As the cool weather sets in, so enters the most crucial season for yard work: autumn. Now is the best time of year to lay down new grass seed and repair any damage to your lawn that may have occurred over the summer. Tasks like weeding and pruning are important, and they're much more enjoyable in these cooler fall days than they will be in a few weeks, when you'll have to wrestle with frozen and dead foliage. The earlier you start your autumn maintenance, the more manageable your lawn will be come spring. What you do now to winterize and protect your lawn from the frost and chill to come will determine how it rebounds. To make sure you're prepared, follow our step-by-step guide to winterizing your lawn.
1. Check pH Levels
Before you start winter prep work, test the pH levels of your soil. A neutral pH level is key to a healthy lawn, otherwise your lawn can thin out over time. Treat acidic patches with lime products; areas that are too alkaline can be corrected with sulfur treatment.
2. Remove Weeds
When preparing your yard for the harsh winter weather, you want to safeguard only the plants that matter, so jettison those weeds! Because perennial weeds compete for nutrients with the rest of your lawn, it's important to remove them before the long winter.
3. Spread Fertilizer
Fertilizers formulated for winterizing lawns have a higher potassium content than their warm-weather counterparts. They're designed specifically to strengthen plants under stress. Using a spreader, apply the fertilizer evenly over the grass. Beware of overfertilizing, as adding too much can burn the lawn.
4. Aerate to Refresh the Lawn
Aerating the lawn allows air, water, and nutrients to reach down to the roots. This is especially important for high-traffic lawns, which can suffer from thatch buildup if left untreated.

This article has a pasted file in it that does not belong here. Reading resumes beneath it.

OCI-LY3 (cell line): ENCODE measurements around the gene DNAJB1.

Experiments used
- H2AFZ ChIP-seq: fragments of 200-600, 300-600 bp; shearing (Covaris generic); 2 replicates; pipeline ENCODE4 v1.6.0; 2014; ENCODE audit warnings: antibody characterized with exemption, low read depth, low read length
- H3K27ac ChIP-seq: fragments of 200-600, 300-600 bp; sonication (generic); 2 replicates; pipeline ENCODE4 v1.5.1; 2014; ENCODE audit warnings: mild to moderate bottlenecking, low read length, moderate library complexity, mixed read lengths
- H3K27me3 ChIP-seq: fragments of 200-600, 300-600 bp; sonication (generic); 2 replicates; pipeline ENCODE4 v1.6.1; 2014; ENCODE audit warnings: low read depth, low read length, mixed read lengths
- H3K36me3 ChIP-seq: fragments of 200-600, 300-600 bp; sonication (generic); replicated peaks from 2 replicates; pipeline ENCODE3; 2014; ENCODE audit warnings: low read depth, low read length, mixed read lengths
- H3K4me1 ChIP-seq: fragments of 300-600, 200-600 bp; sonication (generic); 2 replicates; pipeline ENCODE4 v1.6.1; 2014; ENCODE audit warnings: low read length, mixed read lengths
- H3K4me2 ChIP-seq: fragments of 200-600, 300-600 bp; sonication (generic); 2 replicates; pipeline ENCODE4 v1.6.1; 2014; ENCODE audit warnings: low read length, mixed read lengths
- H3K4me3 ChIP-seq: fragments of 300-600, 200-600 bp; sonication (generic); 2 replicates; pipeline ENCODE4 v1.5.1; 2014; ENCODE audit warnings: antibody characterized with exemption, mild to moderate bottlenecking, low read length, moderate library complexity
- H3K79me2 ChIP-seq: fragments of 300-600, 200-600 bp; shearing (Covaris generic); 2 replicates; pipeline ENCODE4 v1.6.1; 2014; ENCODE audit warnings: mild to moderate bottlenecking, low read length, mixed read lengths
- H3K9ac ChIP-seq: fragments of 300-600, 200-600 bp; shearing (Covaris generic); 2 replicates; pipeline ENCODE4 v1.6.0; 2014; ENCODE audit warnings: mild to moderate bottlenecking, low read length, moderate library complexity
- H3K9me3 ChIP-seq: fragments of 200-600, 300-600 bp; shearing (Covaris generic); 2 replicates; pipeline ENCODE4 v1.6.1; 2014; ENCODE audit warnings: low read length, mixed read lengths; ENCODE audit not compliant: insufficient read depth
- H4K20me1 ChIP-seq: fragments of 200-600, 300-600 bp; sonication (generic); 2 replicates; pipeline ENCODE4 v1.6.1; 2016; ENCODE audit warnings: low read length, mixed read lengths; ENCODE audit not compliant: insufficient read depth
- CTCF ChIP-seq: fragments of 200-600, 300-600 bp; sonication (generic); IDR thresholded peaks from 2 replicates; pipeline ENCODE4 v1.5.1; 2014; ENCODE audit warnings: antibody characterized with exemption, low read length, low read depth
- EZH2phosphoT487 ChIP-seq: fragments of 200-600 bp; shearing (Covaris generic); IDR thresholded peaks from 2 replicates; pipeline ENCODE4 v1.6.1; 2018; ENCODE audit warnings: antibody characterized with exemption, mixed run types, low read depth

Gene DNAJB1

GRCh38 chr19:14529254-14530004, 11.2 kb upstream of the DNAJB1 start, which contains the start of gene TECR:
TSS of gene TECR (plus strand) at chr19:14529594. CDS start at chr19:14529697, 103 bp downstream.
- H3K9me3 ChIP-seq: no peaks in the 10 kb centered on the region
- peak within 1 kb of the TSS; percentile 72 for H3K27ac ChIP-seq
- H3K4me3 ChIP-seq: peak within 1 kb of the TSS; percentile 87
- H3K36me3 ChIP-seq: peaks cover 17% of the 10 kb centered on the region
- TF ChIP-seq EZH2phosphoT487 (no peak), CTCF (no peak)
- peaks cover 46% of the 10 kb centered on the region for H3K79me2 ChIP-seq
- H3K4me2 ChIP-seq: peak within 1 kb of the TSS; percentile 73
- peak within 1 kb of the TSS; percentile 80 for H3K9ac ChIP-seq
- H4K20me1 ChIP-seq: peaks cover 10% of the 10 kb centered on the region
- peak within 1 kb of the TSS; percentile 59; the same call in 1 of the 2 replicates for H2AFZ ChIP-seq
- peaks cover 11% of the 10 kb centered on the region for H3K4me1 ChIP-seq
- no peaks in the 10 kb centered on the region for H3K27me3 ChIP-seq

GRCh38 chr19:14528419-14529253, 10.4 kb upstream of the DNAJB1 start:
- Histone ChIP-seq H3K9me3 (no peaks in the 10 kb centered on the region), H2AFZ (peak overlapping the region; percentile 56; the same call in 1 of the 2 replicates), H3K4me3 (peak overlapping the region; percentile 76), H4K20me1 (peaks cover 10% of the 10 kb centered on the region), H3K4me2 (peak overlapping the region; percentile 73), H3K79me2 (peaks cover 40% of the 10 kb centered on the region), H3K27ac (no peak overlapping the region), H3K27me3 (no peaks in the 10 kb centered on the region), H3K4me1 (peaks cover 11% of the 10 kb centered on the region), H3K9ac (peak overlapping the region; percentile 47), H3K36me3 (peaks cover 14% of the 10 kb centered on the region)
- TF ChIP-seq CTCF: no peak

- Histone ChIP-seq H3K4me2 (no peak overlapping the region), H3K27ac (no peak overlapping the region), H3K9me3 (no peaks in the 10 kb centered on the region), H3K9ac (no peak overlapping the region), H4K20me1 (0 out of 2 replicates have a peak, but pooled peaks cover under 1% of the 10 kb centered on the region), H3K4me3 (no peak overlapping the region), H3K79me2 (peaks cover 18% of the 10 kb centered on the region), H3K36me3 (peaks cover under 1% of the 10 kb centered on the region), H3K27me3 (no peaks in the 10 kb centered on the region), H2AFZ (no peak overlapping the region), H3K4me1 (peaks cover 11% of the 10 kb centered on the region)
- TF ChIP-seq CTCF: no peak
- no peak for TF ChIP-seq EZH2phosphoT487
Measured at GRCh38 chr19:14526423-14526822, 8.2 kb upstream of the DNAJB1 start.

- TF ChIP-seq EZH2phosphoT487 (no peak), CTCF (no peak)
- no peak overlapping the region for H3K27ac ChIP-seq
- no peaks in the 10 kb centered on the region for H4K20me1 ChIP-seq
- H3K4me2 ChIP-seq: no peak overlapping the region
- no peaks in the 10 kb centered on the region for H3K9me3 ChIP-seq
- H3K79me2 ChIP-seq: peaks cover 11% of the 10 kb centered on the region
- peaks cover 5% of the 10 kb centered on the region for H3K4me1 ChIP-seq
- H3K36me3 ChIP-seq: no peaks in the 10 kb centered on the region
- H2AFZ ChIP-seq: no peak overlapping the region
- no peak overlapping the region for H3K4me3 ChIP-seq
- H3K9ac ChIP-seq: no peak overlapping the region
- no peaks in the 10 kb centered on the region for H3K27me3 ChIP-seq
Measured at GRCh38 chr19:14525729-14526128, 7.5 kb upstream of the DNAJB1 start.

5. Spread Grass Seed
If you live in northern climates, this is the season to spread cool-weather grass seed. The best time to foster new growth is when daytime temperatures are between 60 and 70 degrees Fahrenheit.
6. Cover Plant Beds
To maintain your flower and vegetable beds in the winter, it's important to insulate the topsoil by adding mulch, planting a cover crop, or covering the bed with burlap. When possible, repot small plants and bring them indoors to survive. Many bulbs need cold weather in order to bloom in the spring, but tender bulbs like calla lilies may need to overwinter indoors.
7. Continue to Remove Debris
Leaf removal isn't the most glamorous of fall tasks, but it's certainly necessary for your lawn's health. Raking will also help to remove thatch, the layer of dead grass on top of the lawn, which can prevent water and nutrients from reaching the roots.
For more from BobVila.com:
Bob Vila's 10 "Must-Do" Projects for October
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9 Lessons on Budget Decorating We Learned from Social Media
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